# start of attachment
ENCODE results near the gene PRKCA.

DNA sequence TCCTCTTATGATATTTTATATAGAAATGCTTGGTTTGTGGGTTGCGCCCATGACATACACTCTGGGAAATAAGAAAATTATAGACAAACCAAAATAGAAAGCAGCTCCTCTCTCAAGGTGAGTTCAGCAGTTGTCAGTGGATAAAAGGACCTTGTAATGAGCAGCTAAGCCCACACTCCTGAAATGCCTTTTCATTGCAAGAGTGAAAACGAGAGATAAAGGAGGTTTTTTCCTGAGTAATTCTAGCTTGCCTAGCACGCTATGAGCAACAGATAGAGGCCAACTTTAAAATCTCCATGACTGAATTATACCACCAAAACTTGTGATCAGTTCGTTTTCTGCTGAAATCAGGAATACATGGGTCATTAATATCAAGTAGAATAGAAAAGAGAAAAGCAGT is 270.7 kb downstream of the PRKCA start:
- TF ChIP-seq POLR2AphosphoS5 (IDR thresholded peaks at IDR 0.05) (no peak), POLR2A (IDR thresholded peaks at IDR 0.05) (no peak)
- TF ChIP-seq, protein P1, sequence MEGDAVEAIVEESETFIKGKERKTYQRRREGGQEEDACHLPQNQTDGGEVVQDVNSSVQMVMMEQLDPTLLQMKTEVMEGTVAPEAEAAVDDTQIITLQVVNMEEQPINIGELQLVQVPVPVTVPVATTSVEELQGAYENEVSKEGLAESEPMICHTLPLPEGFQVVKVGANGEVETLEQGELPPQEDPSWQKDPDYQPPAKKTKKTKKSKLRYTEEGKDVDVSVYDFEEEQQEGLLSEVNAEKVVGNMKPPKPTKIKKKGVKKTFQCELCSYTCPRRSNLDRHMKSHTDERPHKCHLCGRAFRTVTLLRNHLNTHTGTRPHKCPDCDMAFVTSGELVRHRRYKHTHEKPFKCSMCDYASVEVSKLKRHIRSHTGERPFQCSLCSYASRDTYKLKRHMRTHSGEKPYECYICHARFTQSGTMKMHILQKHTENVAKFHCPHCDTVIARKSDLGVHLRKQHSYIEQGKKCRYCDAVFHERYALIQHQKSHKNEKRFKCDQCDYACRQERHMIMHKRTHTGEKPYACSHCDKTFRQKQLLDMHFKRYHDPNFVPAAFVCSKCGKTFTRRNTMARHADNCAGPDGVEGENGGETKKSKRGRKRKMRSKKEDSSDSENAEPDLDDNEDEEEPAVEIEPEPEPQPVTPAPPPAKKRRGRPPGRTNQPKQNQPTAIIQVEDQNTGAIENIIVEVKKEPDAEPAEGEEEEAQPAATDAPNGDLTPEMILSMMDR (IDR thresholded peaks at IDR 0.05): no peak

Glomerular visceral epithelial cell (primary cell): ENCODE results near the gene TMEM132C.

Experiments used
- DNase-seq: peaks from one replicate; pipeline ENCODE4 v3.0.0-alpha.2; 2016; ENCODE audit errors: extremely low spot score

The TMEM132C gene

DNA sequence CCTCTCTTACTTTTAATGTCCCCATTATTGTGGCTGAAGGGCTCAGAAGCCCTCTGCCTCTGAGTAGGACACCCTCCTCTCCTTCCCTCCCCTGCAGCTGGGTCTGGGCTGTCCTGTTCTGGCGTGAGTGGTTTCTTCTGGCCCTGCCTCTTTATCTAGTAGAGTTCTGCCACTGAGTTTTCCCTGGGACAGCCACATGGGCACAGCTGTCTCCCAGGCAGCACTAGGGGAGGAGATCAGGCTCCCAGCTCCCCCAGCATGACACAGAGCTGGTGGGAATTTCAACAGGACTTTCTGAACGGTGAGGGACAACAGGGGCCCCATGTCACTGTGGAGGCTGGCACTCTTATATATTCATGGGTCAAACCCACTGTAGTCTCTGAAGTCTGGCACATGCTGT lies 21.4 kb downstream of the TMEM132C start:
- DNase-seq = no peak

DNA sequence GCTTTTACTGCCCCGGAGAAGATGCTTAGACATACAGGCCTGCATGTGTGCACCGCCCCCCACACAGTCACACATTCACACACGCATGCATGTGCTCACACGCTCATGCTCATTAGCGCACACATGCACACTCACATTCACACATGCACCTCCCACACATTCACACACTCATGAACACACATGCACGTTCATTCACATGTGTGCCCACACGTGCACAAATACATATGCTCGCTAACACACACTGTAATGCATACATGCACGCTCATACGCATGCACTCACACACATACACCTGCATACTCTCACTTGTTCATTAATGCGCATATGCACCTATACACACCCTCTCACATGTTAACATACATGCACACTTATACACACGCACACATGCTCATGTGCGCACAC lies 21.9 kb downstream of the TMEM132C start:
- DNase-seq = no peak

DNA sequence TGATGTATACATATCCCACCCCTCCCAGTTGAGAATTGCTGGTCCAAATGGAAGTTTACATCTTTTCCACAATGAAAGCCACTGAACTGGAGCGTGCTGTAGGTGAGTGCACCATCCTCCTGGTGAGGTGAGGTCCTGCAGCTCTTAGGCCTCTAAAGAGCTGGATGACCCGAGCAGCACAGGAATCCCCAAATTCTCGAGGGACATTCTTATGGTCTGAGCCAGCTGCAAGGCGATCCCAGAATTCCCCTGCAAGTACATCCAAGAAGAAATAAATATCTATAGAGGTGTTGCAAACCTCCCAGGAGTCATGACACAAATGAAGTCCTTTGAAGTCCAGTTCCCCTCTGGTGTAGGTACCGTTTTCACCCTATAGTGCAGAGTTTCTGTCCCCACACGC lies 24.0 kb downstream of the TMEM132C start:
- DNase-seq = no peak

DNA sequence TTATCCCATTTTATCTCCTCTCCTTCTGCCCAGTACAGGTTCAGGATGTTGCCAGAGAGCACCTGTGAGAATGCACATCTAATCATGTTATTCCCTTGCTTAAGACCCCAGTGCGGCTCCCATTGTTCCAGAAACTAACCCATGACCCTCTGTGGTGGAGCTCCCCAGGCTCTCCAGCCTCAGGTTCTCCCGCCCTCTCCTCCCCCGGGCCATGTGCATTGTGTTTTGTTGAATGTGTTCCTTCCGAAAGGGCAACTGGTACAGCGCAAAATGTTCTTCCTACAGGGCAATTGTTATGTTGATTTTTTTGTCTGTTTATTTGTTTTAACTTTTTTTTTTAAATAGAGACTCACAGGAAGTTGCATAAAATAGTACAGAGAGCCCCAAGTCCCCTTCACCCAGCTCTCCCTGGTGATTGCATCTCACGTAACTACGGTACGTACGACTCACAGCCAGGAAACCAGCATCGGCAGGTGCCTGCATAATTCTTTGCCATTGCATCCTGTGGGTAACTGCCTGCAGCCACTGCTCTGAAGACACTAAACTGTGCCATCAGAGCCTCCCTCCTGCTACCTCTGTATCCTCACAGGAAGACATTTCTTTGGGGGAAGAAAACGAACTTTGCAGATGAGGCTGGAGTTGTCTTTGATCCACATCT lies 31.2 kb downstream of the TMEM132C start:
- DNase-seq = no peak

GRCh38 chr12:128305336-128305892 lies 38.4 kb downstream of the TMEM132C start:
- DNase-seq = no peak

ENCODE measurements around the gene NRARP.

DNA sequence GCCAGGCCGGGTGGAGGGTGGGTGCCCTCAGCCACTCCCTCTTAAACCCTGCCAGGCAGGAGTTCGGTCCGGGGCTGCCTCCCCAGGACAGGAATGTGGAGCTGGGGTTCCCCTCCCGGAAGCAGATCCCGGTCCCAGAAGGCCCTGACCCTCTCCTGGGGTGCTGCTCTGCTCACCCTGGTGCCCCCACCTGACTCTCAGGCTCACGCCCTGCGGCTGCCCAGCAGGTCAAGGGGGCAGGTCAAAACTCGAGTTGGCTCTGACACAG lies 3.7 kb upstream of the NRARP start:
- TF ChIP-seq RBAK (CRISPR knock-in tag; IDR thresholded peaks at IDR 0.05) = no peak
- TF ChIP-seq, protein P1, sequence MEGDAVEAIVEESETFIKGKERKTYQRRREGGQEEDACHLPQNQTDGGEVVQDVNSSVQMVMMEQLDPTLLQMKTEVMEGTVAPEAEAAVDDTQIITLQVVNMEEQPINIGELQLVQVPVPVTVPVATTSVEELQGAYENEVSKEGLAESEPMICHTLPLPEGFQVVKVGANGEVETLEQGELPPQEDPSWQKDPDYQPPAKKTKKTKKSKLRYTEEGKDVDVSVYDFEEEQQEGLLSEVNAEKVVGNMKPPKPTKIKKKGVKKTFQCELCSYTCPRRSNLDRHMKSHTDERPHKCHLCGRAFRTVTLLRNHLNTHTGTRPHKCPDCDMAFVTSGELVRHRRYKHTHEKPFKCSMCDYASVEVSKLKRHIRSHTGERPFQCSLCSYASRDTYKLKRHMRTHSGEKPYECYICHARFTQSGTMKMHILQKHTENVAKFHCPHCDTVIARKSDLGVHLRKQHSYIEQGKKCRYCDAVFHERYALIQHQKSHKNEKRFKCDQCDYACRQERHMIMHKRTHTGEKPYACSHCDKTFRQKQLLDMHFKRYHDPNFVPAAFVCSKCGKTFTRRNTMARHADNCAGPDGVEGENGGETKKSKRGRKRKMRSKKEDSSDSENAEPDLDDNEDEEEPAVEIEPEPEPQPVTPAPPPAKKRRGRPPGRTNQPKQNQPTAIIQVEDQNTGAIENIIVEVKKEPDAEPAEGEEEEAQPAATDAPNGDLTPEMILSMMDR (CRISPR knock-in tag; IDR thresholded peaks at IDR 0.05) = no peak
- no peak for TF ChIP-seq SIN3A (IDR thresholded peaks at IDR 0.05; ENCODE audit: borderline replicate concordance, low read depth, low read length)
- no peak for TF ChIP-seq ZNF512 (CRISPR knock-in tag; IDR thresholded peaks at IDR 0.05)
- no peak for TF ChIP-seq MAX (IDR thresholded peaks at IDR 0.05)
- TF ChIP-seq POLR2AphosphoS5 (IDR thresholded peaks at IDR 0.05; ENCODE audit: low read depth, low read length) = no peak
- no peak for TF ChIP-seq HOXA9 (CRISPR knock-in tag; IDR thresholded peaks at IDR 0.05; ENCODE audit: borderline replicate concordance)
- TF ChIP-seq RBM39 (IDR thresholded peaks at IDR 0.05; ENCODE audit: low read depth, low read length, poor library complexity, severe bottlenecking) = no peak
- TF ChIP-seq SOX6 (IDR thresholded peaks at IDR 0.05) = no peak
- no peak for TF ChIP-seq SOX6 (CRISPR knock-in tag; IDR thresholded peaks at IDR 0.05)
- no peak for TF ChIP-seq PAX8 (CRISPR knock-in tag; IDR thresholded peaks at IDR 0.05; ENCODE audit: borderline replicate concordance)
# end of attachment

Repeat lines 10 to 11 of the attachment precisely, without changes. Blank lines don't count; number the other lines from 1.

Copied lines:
- DNase-seq = no peak

DNA sequence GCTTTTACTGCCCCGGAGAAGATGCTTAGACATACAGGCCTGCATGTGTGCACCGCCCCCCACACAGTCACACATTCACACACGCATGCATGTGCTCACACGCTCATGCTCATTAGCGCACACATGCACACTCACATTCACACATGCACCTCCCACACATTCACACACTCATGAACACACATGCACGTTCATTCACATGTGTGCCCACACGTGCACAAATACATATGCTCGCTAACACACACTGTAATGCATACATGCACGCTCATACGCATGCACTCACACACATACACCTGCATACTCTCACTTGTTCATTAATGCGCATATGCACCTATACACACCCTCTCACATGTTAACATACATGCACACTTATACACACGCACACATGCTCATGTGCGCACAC lies 21.9 kb downstream of the TMEM132C start: